One sentence synopsis: Bilbo Baggins undertakes an adventure with Gandalf and thirteen exiled Dwarves to try and reclaim the kingdom of the Lonely Mountain.
Things Havoc liked: I was really worried about this one.
The Lord of the Rings films of 2001-2003 were a turning point in my appreciation of cinema. Not only were the movies themselves spectacular adaptations of a notoriously unfilmable book series, they were spectacular adaptations of the holy bible of fantasy literature itself, movies that stunned me with how carefully they brought the lovingly-crafted world of J.R.R. Tolkien to life. Though there were some lingering issues that could be brought up concerning the films, particularly the last one, they were seminal works of fantasy film, and everything produced in that genre since then has borne their stamp. Yet good as the Lord of the Rings movies were, my reaction to the news that a new trilogy was being prepared for the Hobbit brought up uncomfortable comparisons in my mind (and others') to the last time a noted filmmaker with a brilliant trilogy of films decided to make a new trilogy of prequels. And given Peter Jackson's directorial resume since the Lord of the Rings (the mediocre Lovely Bones and the even more mediocre King Kong), I had a bad feeling that we were about to get the equivalent of Lord of the Rings: Episode 1.
Well thank God, that's not what happened.
The Hobbit is a grand return to form for Jackson and his band of New Zealand fantasy-makers, a reunion tour by a band that was simply too good at what they did to break up permanently, picking up where the Lord of the Rings left off (figuratively-speaking) without so much as a missed step. From an opening sequence every bit as good as the famous one from Fellowship of the Ring, to another thematic, epic score by Howard Shore, there is no mistaking this film for anything but another professional, reverent venture into Middle Earth. More important than the crew and style however, is the overall feel of the film, which manages to wring pathos and epic stakes from a story that in all honesty is not terribly well supplied with either. The Hobbit, a children's tale written twenty years before the Lord of the Rings, was much more of a lighthearted romp than its sequel, but while Jackson never does away with the comedic elements that served the original book so well (particularly in the first third), the movie is quite conscious of the fact that we as an audience, unlike Tolkien, know exactly where this story is eventually going, and the epic feel of the Lord of the Rings is never far from the surface of the film.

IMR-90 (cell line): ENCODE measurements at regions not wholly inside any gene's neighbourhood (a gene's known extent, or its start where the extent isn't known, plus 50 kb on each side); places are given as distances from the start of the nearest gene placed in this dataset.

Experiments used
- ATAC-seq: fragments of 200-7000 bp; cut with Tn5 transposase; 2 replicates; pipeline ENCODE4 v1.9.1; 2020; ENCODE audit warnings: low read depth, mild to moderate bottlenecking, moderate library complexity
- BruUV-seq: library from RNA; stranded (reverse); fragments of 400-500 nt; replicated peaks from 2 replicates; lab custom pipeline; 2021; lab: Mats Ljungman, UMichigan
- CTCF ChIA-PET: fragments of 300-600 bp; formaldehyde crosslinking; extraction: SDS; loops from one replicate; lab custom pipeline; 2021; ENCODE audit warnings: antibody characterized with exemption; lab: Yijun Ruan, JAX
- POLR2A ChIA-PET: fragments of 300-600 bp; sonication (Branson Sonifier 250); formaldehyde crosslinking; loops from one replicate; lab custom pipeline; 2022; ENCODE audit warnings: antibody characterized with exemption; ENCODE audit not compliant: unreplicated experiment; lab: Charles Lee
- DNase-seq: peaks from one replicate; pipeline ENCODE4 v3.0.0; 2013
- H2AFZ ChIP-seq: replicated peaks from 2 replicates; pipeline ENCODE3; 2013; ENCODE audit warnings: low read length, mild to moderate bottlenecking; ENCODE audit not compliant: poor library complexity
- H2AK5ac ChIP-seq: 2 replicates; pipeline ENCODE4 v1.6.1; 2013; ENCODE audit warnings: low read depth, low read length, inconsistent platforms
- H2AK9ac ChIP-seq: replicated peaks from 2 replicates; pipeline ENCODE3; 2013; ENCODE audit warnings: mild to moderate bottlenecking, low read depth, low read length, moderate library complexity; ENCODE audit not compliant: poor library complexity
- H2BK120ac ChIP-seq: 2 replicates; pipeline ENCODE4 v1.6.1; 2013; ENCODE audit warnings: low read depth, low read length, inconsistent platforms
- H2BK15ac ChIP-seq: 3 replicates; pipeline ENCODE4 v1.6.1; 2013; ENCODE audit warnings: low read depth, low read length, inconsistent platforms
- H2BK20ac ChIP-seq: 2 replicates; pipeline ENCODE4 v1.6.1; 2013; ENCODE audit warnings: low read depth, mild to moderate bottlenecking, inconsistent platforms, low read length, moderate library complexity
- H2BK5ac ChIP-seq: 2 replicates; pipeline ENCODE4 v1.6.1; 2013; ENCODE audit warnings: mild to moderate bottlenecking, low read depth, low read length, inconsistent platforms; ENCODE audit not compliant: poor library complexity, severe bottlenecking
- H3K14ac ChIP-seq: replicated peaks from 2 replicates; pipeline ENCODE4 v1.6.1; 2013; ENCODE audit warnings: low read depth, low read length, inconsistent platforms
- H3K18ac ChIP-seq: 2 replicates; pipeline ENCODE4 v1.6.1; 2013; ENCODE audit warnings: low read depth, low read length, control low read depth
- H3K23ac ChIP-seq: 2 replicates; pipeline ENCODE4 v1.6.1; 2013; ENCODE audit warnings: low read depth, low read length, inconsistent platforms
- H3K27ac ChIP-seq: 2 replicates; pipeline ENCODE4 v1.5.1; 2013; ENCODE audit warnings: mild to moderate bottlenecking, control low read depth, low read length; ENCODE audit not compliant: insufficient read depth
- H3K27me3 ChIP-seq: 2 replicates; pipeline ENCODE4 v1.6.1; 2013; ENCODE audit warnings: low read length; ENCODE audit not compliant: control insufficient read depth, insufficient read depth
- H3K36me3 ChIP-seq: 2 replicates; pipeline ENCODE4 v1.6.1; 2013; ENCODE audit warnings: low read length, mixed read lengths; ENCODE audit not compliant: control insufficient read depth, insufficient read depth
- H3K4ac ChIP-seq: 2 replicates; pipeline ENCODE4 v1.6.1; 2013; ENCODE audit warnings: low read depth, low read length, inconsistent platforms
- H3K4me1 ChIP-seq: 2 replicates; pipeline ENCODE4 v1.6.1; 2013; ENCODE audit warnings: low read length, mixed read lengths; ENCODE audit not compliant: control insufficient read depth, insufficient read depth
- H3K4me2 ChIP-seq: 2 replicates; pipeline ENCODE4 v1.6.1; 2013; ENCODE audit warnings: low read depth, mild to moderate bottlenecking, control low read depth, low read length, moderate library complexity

The cast for the hobbit is cobbled together from roughly equal parts returning LOTR veterans and newly-cast actors, a mixture which on the whole does the movie great credit. The best of the new actors are (fittingly) the two leads, Martin Freeman, playing a younger Bilbo Baggins, and Richard Armitage, playing the leader of the Dwarves, Thorin Oakenshield. Freeman in particular, I have to admit, surprised the hell out of me. The original Lord of the Rings movies were not badly acted by any stretch of the imagination, but the epic scope of the films was such that individual acting performances were not precisely the point (not that this stopped Sean Astin or Vigo Mortenson from doing phenomenal jobs). The Hobbit, by contrast, for all the Sturm und Drang of its epic battle sequences, is a more human-scale (hobbit-scale) tale, and Freeman delivers a wonderful interpretation of Bilbo to anchor it. His Bilbo Baggins is perhaps the most grounded character of any Lord of the Rings related movie ever, a calm, rational hobbit of little pretense and deep reserves of good sense. A complete contrast to both Frodo and Sam, Freeman's Bilbo is never hysterical, never absurd, never reduced to food-jokes or outright farce, but a reasonable little hobbit in a world so much larger than himself. Yet lest this sound boring, his unfailingly non-theatrical response to the terrors and wonders he is put through actually makes the character much more relatable than I expected him to be. When over the course of the film he must make decisions of tremendous import, draw lines in the sand, or stand in defense of friends against forces overwhelmingly greater than himself, we sense the fires that burn within him, all without ever needing them dragged out in some elaborate exposition dump. Moreso than any version of the story I've ever seen, including the original book, this movie showed me what it was that Gandalf the Wizard saw in Bilbo the Hobbit to volunteer him on the Quest of Erebor.